Paul the Deacon’s homiliary, especially with the support of the Carolingian court, became the standard collection that formed the heart of the breviary tradition up to Vatican II. This point is argued and documented by Smetana. Thus the items included in Paul the Deacon, supplemented by Smaragdus, became the most widely distributed and most widely known and therefore the most widely cited patristic texts. Smetana argues this, IIRC, but does not marshal the data to demonstrate it.

I don’t have data to demonstrate it yet either, but knowing the ways in which Ælfric and Haymo used Paul the Deacon and Smaragdus in creating their own synthetic homilies, I do believe that it can be shown (especially given new collations of manuscript data and placement as in Godden’s recent work on Anglo-Saxon libraries).

Thus Paul the Deacon is single-handedly responsible for the selection of patristic texts that most educated members of the Western Church learned. Furthermore, Paul incorporated a number of monastic synthetics; Gregory and Bede are at the core of his homiliary. Their own selections and syntheses further concentrated the patristic streams and themes transmitted to later periods.

Both the Scholastic period and the Renaissance re-discovered certain patristic writings, working them back into the western church. Nevertheless, this rediscovery was always in relation to the Tradition’s core synthesized and transmitted by the monastics and the breviary.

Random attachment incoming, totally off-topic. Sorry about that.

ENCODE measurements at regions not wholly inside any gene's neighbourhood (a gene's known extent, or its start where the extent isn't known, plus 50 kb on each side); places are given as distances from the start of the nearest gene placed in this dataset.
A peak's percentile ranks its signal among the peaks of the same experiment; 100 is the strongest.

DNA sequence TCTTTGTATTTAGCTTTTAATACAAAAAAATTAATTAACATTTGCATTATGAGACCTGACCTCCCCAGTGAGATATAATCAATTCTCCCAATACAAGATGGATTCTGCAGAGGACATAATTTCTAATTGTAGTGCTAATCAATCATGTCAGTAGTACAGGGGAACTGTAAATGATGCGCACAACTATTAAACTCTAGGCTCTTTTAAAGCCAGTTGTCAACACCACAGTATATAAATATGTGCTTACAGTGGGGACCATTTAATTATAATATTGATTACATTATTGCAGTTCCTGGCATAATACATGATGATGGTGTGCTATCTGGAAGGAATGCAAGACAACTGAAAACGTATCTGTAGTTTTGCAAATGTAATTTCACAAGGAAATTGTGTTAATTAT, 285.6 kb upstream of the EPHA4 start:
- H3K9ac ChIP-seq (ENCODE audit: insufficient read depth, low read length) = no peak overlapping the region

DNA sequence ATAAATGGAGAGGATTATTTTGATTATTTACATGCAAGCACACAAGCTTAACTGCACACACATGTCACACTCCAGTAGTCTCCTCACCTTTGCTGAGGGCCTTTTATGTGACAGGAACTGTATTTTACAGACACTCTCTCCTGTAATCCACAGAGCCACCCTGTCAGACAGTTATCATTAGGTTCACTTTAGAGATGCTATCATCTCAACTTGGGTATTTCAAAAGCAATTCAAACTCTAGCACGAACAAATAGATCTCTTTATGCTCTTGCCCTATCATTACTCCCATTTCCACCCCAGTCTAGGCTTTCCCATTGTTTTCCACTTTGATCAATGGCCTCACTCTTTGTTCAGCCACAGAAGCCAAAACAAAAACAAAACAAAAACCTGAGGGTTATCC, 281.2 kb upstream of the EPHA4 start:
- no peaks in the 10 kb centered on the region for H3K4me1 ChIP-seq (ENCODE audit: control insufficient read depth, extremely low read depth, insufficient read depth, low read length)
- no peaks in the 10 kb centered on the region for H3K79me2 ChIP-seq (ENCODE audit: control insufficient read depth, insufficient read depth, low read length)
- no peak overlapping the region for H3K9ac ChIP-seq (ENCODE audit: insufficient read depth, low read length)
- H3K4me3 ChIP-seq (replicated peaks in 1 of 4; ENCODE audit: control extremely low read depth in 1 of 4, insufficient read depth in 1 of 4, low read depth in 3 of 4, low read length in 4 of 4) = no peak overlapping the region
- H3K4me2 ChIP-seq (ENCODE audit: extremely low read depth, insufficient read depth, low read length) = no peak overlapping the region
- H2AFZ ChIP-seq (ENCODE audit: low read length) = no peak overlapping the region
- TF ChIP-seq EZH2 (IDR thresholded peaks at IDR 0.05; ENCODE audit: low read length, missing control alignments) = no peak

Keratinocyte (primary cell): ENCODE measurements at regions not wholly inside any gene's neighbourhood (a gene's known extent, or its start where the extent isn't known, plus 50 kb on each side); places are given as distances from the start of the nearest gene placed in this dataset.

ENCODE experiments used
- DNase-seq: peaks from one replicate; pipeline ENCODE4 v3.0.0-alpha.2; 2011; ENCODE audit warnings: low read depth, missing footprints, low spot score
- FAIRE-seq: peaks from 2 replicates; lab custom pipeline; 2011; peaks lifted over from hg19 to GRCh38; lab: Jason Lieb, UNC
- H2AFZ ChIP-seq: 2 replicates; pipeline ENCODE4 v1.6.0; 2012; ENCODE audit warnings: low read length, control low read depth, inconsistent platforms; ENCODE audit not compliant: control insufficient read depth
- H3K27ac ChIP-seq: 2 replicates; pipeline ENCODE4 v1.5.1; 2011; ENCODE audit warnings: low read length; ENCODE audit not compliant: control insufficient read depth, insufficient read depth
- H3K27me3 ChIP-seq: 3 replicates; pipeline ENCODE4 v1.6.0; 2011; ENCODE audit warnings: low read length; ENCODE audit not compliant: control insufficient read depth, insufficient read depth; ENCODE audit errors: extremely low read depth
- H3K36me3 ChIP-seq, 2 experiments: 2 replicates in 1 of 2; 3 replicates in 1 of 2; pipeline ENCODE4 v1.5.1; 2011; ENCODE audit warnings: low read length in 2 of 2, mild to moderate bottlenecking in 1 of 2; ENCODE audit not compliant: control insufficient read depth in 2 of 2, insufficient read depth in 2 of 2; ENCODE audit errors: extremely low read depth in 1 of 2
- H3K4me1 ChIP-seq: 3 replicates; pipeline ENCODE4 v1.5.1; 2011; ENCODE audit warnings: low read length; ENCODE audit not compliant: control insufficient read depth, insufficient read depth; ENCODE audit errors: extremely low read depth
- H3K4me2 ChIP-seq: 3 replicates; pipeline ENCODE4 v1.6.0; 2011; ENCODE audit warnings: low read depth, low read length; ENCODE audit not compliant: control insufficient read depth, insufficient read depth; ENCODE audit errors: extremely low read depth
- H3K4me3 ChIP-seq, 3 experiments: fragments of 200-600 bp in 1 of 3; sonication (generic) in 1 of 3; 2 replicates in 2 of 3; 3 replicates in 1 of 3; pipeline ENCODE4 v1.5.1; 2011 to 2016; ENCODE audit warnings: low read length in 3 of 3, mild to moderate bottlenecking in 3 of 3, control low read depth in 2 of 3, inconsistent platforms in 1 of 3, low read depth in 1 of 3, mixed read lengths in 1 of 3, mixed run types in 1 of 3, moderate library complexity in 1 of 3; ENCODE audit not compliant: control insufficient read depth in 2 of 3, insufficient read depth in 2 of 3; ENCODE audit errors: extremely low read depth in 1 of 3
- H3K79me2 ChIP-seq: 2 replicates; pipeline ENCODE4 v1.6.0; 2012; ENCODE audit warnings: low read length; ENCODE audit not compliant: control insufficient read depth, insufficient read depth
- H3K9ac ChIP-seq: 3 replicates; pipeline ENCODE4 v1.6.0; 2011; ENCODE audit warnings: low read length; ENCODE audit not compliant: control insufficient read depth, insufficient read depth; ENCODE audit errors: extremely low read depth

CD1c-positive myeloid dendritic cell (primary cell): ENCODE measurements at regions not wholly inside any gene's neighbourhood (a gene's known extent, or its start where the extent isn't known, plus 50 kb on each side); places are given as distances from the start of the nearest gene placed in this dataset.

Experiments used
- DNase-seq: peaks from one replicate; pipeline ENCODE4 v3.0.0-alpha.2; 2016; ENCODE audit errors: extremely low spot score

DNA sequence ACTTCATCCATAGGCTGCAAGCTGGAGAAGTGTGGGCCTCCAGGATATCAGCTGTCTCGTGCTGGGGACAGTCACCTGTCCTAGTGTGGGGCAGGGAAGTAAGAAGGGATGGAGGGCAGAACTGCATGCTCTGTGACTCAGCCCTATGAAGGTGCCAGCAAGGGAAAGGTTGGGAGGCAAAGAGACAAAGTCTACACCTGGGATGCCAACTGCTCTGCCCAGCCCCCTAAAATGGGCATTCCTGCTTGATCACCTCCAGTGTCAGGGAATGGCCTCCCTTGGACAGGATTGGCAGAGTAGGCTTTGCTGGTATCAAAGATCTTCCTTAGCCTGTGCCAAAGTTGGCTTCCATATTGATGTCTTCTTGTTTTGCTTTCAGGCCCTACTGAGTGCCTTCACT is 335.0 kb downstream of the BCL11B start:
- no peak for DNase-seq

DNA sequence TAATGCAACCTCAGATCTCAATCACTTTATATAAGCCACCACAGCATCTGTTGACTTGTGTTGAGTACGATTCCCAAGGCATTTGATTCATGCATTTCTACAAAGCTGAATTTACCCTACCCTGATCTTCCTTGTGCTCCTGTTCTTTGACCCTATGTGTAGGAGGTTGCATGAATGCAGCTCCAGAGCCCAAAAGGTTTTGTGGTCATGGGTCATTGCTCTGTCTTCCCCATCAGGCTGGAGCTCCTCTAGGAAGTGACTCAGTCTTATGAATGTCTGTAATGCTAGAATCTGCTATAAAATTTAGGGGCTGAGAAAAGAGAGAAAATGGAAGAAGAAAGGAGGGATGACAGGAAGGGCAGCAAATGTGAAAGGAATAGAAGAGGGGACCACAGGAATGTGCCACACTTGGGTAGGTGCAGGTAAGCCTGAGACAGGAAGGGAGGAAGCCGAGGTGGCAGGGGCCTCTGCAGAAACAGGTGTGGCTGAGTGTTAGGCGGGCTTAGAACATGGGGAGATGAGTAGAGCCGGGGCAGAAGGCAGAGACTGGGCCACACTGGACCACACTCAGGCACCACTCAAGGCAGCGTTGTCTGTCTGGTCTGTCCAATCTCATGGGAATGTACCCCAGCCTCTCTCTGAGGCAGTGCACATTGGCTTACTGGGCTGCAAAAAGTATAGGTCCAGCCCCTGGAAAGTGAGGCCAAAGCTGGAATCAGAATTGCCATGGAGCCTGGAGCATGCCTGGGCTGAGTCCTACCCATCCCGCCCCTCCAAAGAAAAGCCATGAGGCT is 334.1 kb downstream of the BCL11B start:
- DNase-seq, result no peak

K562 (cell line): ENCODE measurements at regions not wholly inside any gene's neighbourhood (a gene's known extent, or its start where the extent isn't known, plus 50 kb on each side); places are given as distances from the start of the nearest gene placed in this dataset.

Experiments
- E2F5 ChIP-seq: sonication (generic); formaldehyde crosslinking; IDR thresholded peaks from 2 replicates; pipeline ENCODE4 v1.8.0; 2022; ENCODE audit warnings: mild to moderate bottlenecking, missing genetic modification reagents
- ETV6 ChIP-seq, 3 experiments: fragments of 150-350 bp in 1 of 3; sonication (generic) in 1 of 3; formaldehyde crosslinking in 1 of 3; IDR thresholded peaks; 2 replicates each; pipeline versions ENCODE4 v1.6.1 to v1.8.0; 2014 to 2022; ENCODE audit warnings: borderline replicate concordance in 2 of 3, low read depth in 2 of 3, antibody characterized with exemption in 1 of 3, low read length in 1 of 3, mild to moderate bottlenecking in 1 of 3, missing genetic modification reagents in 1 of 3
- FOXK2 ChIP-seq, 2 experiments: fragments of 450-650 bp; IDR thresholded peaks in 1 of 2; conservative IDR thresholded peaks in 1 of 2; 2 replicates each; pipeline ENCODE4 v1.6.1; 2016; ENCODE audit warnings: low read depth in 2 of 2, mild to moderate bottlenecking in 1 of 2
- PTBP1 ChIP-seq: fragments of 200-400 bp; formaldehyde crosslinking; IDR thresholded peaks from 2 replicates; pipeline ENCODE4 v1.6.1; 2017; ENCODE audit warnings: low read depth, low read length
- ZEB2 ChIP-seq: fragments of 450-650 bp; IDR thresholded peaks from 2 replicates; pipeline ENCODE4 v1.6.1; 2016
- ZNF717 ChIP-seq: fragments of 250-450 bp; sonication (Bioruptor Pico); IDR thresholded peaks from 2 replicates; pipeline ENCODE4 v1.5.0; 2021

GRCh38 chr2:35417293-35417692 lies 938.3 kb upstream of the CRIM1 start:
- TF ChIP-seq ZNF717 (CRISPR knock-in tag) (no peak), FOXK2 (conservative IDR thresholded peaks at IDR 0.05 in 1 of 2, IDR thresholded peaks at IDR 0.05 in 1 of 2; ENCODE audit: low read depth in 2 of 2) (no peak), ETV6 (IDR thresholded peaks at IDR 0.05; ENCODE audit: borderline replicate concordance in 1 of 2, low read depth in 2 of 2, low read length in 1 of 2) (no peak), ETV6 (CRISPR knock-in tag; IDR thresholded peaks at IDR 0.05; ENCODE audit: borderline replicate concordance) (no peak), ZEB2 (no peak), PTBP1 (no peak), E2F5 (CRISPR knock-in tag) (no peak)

The Final Pay-Off

Thus, the early medieval monastic movement is responsible for selecting and fore-grounding particular issues, themes, and authors that have come to represent the main lines of patristic thought to the modern Western Church.

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9 Responses to On Early Medieval Monasticism for Comprehending Western Patristics

  1. CG says:

    As a non-mediævalist, and not even an historian, but with a keen interest in Matins readings and responsories, I find this very interesting. Searching for simple further references online merely landed me at your other blog! Care to offer a reading list for beginners?

  2. rick allen says:

    Isn’t this sifting and systemization the essence of what we mean by “scholasticism”? If not, how would you draw the distinction? And would you say that a similar process occured in the East?

  3. CG,

    Here’s a post I wrote a while ago about where I’d start if I were trying to teach Patristics. The comments are important too—Anastasia offers some good advice, correctives, and context.

    As far as Paul the Deacon goes…I’m distressed to find that one of my most important file folders is missing from it’s place in my dissertation photocopy box… Contained in there is my photocopy of Cyril Smetana, “Paul the Deacon’s Patristic Anthology” in The Old English Homily & its Backgrounds, Ed. Paul E. Szarmach and Bernard F. Huppé. (Albany, NY: State University of New York Press, 1978), 75-97. Here Smetana identifies Priamry sources in order of importance. If you have access to an academic library, I’d heartily suggest taking a look.

    Although I don’t have it to hand, I can tell you that the starting places par excellence are Gregory the Great’s Forty Gospel Homilies, Bede’s Homilies (I and II), and the Sermons of Leo the Great.